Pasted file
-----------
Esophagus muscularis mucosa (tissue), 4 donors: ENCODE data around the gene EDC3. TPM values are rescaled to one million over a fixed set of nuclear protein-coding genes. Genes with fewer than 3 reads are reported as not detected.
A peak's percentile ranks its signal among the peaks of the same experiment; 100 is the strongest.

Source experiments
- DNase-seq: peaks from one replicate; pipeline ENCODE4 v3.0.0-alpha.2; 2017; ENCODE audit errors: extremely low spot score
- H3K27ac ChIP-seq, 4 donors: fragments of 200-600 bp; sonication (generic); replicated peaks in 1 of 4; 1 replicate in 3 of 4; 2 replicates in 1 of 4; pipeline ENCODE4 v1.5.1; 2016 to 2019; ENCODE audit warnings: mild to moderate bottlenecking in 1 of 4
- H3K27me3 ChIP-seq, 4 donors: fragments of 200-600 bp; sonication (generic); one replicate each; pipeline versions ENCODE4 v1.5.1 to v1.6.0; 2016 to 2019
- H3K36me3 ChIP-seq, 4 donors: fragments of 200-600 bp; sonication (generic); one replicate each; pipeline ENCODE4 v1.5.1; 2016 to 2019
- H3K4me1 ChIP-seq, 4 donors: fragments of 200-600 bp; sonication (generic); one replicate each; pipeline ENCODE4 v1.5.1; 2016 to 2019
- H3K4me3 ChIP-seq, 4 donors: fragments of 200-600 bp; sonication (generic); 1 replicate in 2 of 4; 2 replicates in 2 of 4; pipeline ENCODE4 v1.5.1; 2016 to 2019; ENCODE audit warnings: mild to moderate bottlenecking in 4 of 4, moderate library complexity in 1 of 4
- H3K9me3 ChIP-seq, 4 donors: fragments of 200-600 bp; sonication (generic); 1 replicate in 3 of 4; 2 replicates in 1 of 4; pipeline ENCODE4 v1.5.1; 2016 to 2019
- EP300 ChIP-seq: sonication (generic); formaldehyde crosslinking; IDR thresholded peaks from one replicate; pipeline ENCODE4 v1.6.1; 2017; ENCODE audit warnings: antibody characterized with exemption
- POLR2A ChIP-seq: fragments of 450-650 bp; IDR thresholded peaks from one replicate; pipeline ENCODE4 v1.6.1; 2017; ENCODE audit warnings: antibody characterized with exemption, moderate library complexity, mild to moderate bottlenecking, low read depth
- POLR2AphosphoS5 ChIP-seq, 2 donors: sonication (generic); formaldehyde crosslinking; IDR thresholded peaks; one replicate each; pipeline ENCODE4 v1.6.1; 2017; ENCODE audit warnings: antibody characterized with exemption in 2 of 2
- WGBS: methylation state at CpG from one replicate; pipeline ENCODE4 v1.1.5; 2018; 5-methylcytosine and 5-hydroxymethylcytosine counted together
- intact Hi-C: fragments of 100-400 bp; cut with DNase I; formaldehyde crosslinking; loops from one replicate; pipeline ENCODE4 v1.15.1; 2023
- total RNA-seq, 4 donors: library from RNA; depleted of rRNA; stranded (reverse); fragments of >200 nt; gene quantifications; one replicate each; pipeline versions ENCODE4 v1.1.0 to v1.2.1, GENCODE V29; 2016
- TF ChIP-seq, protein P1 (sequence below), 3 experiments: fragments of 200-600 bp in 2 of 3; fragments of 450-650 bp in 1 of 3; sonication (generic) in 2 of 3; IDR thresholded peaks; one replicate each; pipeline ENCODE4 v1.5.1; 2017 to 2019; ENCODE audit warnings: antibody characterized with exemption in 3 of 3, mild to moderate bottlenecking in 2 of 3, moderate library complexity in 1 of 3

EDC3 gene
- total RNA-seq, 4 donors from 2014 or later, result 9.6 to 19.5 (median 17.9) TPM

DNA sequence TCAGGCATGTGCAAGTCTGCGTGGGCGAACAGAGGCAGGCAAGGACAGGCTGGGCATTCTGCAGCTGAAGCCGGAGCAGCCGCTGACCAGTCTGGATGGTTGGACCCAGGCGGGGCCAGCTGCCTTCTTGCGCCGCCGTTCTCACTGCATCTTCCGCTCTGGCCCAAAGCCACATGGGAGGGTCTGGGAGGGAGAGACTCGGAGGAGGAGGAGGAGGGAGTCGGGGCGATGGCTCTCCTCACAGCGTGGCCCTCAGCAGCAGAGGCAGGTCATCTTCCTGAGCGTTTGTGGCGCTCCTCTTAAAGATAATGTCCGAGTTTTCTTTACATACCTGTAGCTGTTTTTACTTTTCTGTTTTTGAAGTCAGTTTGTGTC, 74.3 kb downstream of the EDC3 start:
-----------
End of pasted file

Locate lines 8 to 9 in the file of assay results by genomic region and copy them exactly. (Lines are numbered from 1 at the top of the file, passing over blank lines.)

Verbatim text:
- H3K4me1 ChIP-seq, 4 donors: fragments of 200-600 bp; sonication (generic); one replicate each; pipeline ENCODE4 v1.5.1; 2016 to 2019
- H3K4me3 ChIP-seq, 4 donors: fragments of 200-600 bp; sonication (generic); 1 replicate in 2 of 4; 2 replicates in 2 of 4; pipeline ENCODE4 v1.5.1; 2016 to 2019; ENCODE audit warnings: mild to moderate bottlenecking in 4 of 4, moderate library complexity in 1 of 4